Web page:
November 30, 2:00pm-4:00pm (UTC -8)
November 30, 6:16pm-7:00pm (UTC -8)
Last Minute Ghost Sprinting
December 1, 12:00am-3:00am (UTC -8)
Okay, I’m going to make this short and sweet since I’m still terribly behind. Maybe I’ll do a big NaNoWriMo post in December, after I’ve gotten some sleep.
Here’s the list of sprints I did for week 3 on @NaNoWordSprints:
November 15, 5:00pm-6:00pm (UTC -8)
November 15, 8:00pm-10:00pm (UTC -8)
Sushi and the City: A Choose Your Own Prompt Sprint Session
November 16, 10:00pm-12:00am (UTC -8)
D Words 3x
November 17, 8:00pm-1:00am (UTC -8)
Meanings of Popular Names/Nancy Drew Titles/Mushrooms Mashup
November 18, 10:00pm-1:00am (UTC -8)
San Diego Zoo 2015 Calendar
November 19, 9:00pm-1:00am (UTC -8)
Consecutive E Words in the Dictionary
November 20, 10:30am-12:00pm (UTC -8)
November 20, 10:00pm-12:00am (UTC -8)
Dueling with the Inner Editor
November 21, 9:00pm-10:00pm (UTC -8)
Wombat in an Alternate Universe: A Million Monkeys and Hamlet
Oh man. I’m totally behind and totally sleep deprived, but the sprinting must go on.
Here’s the list of sprints I did for week 2 on @NaNoWordSprints:
November 8, 12:00pm-2:30pm (UTC -8)
November 8, 11:00pm-1:00am (UTC -8)
November 9, 8:30am-10:00am (UTC -8)
Room in the House/Guinea Pig Breeds/Unusual Hobbies Mashup
November 9, 7:00pm-10:00pm (UTC -8)
NaNoWriMo Sprints Generator: Bad Unicorns
November 10, 12:20pm-1:20pm (UTC -8)
November 10, 7:30pm-10:00pm (UTC -8)
November 11, 1:00pm-2:00pm (UTC -8)
Things To Do During Your Lunch Break
November 11, 7:30pm-10:00pm (UTC -8)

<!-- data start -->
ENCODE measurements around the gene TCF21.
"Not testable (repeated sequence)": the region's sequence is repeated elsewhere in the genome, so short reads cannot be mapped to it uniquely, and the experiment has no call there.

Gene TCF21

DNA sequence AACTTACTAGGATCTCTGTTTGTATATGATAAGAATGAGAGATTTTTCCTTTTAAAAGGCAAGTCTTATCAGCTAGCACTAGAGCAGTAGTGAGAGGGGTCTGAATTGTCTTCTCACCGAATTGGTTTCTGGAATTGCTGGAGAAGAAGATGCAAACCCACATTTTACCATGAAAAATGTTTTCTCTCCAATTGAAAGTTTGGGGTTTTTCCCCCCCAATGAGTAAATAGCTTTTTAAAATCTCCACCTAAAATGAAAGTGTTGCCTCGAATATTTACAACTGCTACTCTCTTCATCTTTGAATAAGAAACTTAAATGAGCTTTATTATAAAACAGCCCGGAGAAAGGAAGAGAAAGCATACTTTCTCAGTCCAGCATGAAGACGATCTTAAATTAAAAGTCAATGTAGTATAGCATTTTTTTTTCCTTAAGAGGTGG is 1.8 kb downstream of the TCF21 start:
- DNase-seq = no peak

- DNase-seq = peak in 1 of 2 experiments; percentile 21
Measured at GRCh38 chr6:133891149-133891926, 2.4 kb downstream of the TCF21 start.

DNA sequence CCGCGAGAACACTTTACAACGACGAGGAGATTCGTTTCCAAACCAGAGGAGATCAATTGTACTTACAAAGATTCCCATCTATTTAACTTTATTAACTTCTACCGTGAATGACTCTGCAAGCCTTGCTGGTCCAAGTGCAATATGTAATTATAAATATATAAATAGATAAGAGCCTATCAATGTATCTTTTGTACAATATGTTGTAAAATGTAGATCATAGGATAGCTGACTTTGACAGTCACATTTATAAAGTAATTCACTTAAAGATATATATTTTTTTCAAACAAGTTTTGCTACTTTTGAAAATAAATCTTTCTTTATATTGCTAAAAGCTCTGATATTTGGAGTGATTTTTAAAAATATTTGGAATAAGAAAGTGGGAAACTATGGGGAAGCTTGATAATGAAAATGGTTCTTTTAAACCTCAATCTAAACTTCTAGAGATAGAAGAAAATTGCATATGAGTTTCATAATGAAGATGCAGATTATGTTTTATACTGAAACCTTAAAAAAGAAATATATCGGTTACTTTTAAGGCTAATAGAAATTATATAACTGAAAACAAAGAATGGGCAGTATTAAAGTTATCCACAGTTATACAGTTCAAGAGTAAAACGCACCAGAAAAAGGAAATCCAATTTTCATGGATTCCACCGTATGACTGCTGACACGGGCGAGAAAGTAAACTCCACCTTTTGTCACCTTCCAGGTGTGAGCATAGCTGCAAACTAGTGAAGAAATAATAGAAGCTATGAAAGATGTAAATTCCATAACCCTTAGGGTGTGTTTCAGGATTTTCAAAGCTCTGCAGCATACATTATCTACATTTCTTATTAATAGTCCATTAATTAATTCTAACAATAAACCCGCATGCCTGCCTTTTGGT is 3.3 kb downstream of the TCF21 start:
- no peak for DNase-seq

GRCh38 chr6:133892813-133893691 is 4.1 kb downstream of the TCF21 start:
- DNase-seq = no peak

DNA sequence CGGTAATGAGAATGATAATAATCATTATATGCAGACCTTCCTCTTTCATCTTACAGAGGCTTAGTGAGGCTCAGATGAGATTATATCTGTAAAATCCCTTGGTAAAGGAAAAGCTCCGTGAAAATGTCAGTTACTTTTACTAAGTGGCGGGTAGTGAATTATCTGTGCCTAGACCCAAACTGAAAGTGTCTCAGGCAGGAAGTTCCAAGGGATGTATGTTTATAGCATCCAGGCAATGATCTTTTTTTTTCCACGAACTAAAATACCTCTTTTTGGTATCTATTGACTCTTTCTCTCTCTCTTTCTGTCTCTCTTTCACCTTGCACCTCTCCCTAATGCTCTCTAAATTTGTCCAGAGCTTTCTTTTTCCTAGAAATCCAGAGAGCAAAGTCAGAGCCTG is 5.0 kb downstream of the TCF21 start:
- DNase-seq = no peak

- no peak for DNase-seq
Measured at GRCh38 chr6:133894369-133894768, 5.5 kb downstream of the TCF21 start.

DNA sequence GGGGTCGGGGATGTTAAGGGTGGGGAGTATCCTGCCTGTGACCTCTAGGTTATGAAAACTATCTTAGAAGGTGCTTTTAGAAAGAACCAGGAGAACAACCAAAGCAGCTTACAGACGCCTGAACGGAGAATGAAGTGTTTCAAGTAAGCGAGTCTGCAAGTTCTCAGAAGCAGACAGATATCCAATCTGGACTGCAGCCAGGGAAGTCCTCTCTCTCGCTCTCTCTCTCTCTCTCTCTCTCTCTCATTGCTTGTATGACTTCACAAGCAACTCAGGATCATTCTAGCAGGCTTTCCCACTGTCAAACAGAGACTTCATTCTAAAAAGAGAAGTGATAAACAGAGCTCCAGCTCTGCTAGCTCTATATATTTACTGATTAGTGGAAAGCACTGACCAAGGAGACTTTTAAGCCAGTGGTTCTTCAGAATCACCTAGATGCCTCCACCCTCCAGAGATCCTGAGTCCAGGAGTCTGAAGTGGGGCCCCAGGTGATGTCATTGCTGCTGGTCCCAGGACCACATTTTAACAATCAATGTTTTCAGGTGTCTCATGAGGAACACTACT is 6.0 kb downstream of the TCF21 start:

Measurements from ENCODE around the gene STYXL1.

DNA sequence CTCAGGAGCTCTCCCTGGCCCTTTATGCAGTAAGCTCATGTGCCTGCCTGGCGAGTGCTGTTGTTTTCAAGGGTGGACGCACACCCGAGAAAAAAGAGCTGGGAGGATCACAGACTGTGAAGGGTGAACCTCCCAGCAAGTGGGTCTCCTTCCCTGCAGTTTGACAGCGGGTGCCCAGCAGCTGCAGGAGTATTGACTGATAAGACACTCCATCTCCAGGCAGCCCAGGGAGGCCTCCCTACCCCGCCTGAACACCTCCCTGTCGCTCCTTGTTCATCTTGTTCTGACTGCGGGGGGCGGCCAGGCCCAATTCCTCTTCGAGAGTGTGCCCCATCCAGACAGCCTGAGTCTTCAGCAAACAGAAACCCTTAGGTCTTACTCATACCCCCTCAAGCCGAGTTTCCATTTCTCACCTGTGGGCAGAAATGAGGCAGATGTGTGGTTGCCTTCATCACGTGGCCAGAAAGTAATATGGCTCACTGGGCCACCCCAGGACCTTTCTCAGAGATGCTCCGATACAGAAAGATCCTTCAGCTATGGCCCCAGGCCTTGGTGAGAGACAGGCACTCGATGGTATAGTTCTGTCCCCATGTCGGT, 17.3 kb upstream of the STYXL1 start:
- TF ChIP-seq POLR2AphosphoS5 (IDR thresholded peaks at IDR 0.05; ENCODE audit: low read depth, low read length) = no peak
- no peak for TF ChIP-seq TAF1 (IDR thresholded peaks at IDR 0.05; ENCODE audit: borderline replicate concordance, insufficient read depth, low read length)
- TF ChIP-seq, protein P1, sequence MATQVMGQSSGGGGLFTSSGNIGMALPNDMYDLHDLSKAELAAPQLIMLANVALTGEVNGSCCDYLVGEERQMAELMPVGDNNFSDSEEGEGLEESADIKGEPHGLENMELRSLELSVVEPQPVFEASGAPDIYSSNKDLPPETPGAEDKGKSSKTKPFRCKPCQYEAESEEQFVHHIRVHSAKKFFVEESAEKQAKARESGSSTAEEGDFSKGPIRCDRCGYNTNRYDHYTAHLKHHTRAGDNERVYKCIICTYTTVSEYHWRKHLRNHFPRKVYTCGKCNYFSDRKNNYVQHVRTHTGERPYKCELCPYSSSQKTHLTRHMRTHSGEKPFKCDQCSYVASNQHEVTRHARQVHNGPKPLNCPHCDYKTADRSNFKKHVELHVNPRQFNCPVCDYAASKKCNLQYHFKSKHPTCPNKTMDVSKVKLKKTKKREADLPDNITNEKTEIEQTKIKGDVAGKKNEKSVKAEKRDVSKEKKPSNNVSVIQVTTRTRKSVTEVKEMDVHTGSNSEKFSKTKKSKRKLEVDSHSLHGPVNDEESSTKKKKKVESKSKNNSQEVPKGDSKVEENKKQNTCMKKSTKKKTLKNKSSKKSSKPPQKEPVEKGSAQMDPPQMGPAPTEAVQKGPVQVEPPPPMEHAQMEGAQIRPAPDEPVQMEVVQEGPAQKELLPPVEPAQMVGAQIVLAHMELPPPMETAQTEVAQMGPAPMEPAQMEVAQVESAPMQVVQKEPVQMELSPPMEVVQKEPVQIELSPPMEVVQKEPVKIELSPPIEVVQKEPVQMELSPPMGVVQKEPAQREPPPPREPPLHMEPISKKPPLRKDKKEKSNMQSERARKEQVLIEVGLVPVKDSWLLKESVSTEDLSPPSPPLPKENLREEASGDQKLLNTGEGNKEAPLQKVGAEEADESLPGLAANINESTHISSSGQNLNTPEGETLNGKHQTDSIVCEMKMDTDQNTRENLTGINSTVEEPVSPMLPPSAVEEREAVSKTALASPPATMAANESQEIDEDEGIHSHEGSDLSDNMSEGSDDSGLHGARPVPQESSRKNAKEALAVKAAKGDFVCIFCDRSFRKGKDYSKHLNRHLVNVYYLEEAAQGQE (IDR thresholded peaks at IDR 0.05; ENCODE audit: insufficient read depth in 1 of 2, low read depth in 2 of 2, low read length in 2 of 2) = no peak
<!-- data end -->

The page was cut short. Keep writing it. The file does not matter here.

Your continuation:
November 12, 11:00am-12:00pm (UTC -8)
Wombat in an Alternate Universe: The Great Wombat
November 12, 10:00pm-2:00am (UTC -8)
Books from the 1980s by Nora Roberts
November 13, 12:40pm-2:00pm (UTC -8)
C Words 3x
November 13, 7:00pm-9:00pm (UTC -8)
Signage At the Living Room Coffeehouse
November 13, 11:00pm-2:00am (UTC -8)
Minority Cat Breeds, Famous Pirate Ships of the Elizabethan Age, and Famous Romance Novels Mashup
November 14, 10:00am-12:00pm (UTC -8)
November 14, 8:30pm-10:30pm (UTC -8)
Yep, I’m doing @NaNoWordSprints again this year! As usual, I’m archiving all my prompts on this blog. Anything new this year? Well, some things were also hit or miss since I sometimes go totally out there for sprint themes. Apparently using the prompt “psycho” was very offensive to some people even though it was a prompt and I wasn’t accusing anyone of being a psycho (I also got the prompt from a list on TV Tropes so I didn’t make it up myself). The wombat sprints, however were very popular. I don’t identify myself at all when doing the wombat sprints, but I suspect I would gain a lot of Twitter followers if I did. Several people have declared me their favorite sprint leader during those sprints which is both flattering and a little humbling. I think there are some sprint leaders who do this far better than I do yet don’t get enough kudos…